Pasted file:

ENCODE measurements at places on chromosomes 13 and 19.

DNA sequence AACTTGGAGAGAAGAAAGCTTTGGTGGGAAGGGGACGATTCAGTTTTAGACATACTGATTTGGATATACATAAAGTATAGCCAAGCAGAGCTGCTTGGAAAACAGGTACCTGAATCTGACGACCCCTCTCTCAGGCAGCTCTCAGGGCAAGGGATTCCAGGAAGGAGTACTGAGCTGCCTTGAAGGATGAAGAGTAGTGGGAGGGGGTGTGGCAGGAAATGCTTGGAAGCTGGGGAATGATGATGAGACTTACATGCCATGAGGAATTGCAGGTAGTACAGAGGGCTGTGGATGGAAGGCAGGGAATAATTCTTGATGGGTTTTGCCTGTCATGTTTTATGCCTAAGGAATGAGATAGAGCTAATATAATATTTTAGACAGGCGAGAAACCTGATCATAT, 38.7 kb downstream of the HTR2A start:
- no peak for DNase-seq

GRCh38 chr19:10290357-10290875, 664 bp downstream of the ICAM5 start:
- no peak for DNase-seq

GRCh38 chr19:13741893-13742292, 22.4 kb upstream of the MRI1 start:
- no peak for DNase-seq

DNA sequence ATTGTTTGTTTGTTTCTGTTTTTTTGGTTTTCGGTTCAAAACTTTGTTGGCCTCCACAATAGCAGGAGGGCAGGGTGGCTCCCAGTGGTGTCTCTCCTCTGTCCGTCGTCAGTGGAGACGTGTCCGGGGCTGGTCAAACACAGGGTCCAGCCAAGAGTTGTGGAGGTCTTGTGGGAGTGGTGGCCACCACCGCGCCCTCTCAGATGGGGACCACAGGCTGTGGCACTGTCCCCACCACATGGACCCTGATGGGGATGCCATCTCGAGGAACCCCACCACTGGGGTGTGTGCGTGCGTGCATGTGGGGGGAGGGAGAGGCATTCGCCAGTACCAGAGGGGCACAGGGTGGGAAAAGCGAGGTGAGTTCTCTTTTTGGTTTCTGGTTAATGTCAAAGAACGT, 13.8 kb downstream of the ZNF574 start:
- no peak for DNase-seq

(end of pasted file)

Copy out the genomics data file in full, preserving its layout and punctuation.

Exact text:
ENCODE measurements at places on chromosomes 13 and 19.

DNA sequence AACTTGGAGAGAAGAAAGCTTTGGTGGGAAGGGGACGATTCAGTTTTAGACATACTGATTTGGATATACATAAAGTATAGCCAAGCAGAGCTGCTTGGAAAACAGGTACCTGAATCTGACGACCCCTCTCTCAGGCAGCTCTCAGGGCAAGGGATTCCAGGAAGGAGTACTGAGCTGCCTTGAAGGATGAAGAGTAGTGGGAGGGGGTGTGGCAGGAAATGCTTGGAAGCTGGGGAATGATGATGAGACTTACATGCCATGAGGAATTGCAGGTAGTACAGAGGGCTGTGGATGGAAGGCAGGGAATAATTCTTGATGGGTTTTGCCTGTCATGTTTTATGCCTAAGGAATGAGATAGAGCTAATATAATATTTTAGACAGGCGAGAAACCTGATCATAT, 38.7 kb downstream of the HTR2A start:
- no peak for DNase-seq

GRCh38 chr19:10290357-10290875, 664 bp downstream of the ICAM5 start:
- no peak for DNase-seq

GRCh38 chr19:13741893-13742292, 22.4 kb upstream of the MRI1 start:
- no peak for DNase-seq

DNA sequence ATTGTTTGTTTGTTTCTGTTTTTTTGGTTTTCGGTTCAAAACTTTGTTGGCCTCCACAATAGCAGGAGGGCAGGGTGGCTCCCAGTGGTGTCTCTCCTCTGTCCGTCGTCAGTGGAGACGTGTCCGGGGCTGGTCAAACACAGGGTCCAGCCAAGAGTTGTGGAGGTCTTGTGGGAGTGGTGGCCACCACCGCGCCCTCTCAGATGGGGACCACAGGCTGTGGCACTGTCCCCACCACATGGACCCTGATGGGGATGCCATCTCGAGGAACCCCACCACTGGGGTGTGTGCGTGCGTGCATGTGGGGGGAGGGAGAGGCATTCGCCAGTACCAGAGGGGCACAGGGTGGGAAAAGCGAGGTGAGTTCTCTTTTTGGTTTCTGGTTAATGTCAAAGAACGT, 13.8 kb downstream of the ZNF574 start:
- no peak for DNase-seq